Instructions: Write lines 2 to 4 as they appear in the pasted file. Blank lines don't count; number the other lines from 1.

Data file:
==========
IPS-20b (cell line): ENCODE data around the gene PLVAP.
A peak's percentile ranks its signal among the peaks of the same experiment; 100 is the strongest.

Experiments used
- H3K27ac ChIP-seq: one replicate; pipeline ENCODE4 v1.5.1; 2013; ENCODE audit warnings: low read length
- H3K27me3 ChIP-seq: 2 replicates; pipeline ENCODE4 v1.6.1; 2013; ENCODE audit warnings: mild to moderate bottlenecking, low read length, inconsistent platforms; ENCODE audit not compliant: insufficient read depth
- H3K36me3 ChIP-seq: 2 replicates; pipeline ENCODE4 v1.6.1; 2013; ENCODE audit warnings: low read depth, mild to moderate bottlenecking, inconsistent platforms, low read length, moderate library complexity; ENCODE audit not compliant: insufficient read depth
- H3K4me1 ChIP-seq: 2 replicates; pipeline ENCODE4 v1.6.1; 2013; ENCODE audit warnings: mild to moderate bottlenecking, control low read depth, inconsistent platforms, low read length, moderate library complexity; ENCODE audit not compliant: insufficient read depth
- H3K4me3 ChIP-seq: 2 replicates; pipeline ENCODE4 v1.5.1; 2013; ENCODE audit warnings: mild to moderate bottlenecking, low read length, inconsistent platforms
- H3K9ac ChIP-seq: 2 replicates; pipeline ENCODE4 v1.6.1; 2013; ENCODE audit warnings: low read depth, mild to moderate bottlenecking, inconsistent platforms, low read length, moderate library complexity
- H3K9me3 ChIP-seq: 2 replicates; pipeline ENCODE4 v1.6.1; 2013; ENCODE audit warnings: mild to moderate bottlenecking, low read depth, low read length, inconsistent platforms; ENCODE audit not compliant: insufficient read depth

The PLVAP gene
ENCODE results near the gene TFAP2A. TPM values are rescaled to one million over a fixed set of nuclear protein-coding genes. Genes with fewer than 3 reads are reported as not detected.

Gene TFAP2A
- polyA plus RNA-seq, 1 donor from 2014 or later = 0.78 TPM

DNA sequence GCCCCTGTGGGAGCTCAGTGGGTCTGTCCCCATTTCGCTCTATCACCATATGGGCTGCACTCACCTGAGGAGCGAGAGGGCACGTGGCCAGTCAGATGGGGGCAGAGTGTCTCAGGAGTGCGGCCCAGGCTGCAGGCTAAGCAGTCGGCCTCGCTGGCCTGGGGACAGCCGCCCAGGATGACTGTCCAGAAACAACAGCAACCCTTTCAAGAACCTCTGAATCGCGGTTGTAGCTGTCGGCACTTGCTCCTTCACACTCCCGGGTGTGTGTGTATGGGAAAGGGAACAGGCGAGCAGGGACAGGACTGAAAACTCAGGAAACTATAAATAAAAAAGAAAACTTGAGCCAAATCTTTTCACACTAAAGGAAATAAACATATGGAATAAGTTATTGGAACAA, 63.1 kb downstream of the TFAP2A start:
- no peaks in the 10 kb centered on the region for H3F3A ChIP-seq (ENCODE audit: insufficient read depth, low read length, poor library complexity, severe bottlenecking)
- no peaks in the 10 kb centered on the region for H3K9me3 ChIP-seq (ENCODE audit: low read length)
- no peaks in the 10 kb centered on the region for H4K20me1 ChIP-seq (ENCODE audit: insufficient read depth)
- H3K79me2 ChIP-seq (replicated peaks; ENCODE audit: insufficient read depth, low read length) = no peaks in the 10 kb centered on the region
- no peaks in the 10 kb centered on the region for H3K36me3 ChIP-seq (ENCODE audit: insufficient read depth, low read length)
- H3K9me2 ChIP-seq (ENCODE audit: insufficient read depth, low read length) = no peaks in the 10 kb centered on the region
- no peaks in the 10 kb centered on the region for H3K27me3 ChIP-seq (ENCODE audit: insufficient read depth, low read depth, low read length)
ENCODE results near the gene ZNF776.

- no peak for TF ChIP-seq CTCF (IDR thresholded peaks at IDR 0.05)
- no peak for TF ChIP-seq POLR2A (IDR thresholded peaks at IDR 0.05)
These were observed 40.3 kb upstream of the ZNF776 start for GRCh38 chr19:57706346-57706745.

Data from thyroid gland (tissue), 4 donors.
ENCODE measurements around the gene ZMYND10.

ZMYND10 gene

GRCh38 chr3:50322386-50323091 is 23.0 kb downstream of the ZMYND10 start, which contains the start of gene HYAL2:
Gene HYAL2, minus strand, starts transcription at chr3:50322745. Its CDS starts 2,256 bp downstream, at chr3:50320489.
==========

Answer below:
A peak's percentile ranks its signal among the peaks of the same experiment; 100 is the strongest.

Experiments used
- H3K27ac ChIP-seq: one replicate; pipeline ENCODE4 v1.5.1; 2013; ENCODE audit warnings: low read length